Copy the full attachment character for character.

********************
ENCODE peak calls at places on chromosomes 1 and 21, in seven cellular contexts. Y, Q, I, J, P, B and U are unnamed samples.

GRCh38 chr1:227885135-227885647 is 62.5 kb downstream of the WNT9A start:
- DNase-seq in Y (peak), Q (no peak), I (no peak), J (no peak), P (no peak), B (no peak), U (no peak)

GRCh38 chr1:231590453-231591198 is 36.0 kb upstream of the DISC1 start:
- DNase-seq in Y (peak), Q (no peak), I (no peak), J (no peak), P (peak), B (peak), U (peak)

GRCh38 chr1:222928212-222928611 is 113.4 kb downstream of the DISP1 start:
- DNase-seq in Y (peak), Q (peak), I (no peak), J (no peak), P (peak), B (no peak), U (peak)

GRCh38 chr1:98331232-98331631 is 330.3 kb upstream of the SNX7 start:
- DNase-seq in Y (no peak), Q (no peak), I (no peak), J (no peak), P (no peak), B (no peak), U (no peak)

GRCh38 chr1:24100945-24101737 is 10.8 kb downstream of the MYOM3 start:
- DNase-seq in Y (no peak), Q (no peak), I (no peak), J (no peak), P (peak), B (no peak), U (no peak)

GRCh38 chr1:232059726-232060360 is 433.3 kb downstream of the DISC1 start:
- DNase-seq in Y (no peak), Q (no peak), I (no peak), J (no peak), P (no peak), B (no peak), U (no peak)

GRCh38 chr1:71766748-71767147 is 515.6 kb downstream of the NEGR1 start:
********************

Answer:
ENCODE peak calls at places on chromosomes 1 and 21, in seven cellular contexts. Y, Q, I, J, P, B and U are unnamed samples.

GRCh38 chr1:227885135-227885647 is 62.5 kb downstream of the WNT9A start:
- DNase-seq in Y (peak), Q (no peak), I (no peak), J (no peak), P (no peak), B (no peak), U (no peak)

GRCh38 chr1:231590453-231591198 is 36.0 kb upstream of the DISC1 start:
- DNase-seq in Y (peak), Q (no peak), I (no peak), J (no peak), P (peak), B (peak), U (peak)

GRCh38 chr1:222928212-222928611 is 113.4 kb downstream of the DISP1 start:
- DNase-seq in Y (peak), Q (peak), I (no peak), J (no peak), P (peak), B (no peak), U (peak)

GRCh38 chr1:98331232-98331631 is 330.3 kb upstream of the SNX7 start:
- DNase-seq in Y (no peak), Q (no peak), I (no peak), J (no peak), P (no peak), B (no peak), U (no peak)

GRCh38 chr1:24100945-24101737 is 10.8 kb downstream of the MYOM3 start:
- DNase-seq in Y (no peak), Q (no peak), I (no peak), J (no peak), P (peak), B (no peak), U (no peak)

GRCh38 chr1:232059726-232060360 is 433.3 kb downstream of the DISC1 start:
- DNase-seq in Y (no peak), Q (no peak), I (no peak), J (no peak), P (no peak), B (no peak), U (no peak)

GRCh38 chr1:71766748-71767147 is 515.6 kb downstream of the NEGR1 start: